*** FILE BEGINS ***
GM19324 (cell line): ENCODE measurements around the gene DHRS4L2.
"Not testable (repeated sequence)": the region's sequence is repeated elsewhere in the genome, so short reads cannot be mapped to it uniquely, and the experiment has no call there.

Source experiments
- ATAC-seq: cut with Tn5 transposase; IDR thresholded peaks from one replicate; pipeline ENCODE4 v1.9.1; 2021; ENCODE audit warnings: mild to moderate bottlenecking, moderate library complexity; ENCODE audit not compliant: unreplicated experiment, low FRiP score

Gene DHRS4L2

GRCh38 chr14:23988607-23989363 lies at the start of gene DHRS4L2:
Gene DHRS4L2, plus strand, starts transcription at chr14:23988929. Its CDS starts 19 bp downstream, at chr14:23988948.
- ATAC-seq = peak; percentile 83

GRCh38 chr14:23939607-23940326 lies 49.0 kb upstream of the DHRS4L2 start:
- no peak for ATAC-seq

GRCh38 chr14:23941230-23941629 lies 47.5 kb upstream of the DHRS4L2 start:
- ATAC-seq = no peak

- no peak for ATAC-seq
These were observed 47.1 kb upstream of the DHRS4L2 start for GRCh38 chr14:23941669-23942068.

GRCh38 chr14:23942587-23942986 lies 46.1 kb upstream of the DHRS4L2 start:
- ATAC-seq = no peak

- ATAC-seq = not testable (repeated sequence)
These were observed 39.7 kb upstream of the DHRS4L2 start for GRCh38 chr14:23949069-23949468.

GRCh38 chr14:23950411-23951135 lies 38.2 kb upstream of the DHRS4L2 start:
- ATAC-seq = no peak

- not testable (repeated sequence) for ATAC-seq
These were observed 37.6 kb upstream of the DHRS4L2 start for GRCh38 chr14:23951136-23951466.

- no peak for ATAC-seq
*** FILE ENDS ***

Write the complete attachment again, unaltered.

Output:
GM19324 (cell line): ENCODE measurements around the gene DHRS4L2.
"Not testable (repeated sequence)": the region's sequence is repeated elsewhere in the genome, so short reads cannot be mapped to it uniquely, and the experiment has no call there.

Source experiments
- ATAC-seq: cut with Tn5 transposase; IDR thresholded peaks from one replicate; pipeline ENCODE4 v1.9.1; 2021; ENCODE audit warnings: mild to moderate bottlenecking, moderate library complexity; ENCODE audit not compliant: unreplicated experiment, low FRiP score

Gene DHRS4L2

GRCh38 chr14:23988607-23989363 lies at the start of gene DHRS4L2:
Gene DHRS4L2, plus strand, starts transcription at chr14:23988929. Its CDS starts 19 bp downstream, at chr14:23988948.
- ATAC-seq = peak; percentile 83

GRCh38 chr14:23939607-23940326 lies 49.0 kb upstream of the DHRS4L2 start:
- no peak for ATAC-seq

GRCh38 chr14:23941230-23941629 lies 47.5 kb upstream of the DHRS4L2 start:
- ATAC-seq = no peak

- no peak for ATAC-seq
These were observed 47.1 kb upstream of the DHRS4L2 start for GRCh38 chr14:23941669-23942068.

GRCh38 chr14:23942587-23942986 lies 46.1 kb upstream of the DHRS4L2 start:
- ATAC-seq = no peak

- ATAC-seq = not testable (repeated sequence)
These were observed 39.7 kb upstream of the DHRS4L2 start for GRCh38 chr14:23949069-23949468.

GRCh38 chr14:23950411-23951135 lies 38.2 kb upstream of the DHRS4L2 start:
- ATAC-seq = no peak

- not testable (repeated sequence) for ATAC-seq
These were observed 37.6 kb upstream of the DHRS4L2 start for GRCh38 chr14:23951136-23951466.

- no peak for ATAC-seq